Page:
When a root canal, filling or other dental procedure cannot restore a tooth’s health, an extraction may be necessary to prevent the patient from suffering infection and pain. Reasons for extractions include:
- Severe tooth decay or gum disease
- Supernumerary (extra) teeth that block the eruption of other teeth
- Teeth that cannot be restored with a root canal
- Broken, fractured or otherwise malformed teeth
- Implementation of cosmetic dentistry procedures (dentures, partials, braces, bridges)
- Impacted wisdom teeth
Ensuring patient comfort during an extraction is Dr. Rinando’s top priority. Before an extraction, a local anesthesia is applied that completely numbs the tooth. A numbing agent is then injected into the gums surrounding the tooth that anesthetizes oral nerves. Discomfort is significantly minimized and most patients feel only a sensation of pressure as Dr. Rinando carefully extracts the tooth.
Extractions are always the last resort when addressing a serious dental problem and are not performed unless absolutely necessary by Dr. Rinando.
Wisdom Teeth Extractions
Impacted wisdom teeth cannot emerge through the gums due to their restrictive positioning in the gums. To correctly diagnose impacted wisdom teeth, Dr. Rinando will take x-rays of a patient’s mouth using digital radiography equipment.
Signs of pericoronitis (infected wisdom teeth) due to impaction include:
- Whitish discharge seeping around the affected tooth
- Painful gums
- Swollen lymph nodes
- Low-grade fever (if infection has reached the bloodstream)
Unless extracted, impacted wisdom teeth may partially emerge, cause severe pain or become infected when oral bacteria enter openings in the gums.
Simple and Surgical Extractions
Simple extractions involve teeth that have already erupted and can be seen by the dentist. This is the easiest type of extraction and typically requires only two dental tools–an elevator to lift the tooth and dental forceps to widen the alveolar bone and loosen the periodontal ligament holding the tooth in place.
Surgical extractions are indicated for teeth that are submerged or partially submerged in the gums. After making an incision to access the tooth, Dr. Rinando may need to excise overlying jawbone tissue to facilitate removal. Most surgical extractions are performed using general anesthesia.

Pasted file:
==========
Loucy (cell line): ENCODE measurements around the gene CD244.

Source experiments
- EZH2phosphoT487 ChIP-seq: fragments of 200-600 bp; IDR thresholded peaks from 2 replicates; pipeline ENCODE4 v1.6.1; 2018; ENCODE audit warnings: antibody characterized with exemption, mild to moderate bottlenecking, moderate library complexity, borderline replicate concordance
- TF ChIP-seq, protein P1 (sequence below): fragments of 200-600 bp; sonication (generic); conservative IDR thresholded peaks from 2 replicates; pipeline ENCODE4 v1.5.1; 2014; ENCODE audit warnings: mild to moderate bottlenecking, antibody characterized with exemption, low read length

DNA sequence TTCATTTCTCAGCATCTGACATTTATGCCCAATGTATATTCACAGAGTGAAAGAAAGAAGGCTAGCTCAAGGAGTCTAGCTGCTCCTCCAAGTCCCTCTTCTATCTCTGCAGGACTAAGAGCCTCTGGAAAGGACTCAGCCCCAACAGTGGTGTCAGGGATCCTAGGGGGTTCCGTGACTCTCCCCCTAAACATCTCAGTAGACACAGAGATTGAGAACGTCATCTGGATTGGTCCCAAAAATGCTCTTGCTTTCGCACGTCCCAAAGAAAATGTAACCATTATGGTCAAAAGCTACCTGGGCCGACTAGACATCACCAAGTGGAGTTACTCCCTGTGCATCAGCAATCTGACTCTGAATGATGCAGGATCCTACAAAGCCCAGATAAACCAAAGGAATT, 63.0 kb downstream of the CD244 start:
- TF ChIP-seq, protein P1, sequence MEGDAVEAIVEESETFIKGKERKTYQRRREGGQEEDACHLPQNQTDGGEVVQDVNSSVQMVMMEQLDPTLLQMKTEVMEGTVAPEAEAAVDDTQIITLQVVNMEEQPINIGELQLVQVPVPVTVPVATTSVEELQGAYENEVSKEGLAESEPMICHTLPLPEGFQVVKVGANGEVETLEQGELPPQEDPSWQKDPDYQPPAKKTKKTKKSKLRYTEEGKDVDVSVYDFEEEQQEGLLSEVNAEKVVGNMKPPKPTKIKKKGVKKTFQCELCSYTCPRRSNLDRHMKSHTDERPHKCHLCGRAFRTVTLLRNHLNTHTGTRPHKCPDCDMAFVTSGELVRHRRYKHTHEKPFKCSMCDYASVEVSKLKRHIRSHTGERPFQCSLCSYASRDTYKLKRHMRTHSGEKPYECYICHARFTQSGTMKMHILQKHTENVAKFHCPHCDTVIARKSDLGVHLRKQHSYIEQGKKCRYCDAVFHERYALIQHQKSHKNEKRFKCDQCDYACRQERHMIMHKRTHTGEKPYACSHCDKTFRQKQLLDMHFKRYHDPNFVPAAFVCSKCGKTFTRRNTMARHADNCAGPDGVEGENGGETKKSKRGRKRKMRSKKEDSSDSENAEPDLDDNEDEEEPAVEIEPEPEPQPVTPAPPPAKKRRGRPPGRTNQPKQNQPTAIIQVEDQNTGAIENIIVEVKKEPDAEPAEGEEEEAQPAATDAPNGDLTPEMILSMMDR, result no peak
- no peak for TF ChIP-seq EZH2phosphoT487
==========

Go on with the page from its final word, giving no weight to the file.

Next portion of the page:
What to Expect After an Extraction
After a simple extraction, patients will need to bite down on gauze until a blood clot forms in the empty socket. Bleeding usually stops within 30 minutes of applying pressure to the socket. Keeping the mouth closed can expedite blood clot formation so talking should be avoided during this time.
Unlike simple extractions, surgical extractions require closure with one or two self-dissolving stitches.
To minimize discomfort and promote the recovery process, 6th Sense Dental extraction patients are advised to:
- Take pain medication as instructed by Dr. Rinando
- Continue biting down on gauze for several hours after the extraction
- Use an ice pack to reduce swelling
- Limit physical activity for the next 48 to 72 hours
- Do not spit or rinse for at least one day after the extraction. This could dislodge the blood clot that has formed in the empty socket and cause bleeding and/or “dry socket”
- Refrain from smoking; the chemicals in tobacco smoke inhibit healing
- Eat only soft foods (soup, applesauce, yogurt) for the first 24 to 48 hours.
Replacing missing teeth (except wisdom teeth) is always recommended since tooth loss may interfere with chewing properly and eventually promotes structural changes to the jawbone. Dr. Rinando would be more than happy to discuss tooth replacement procedures with you after your extraction site is fully healed.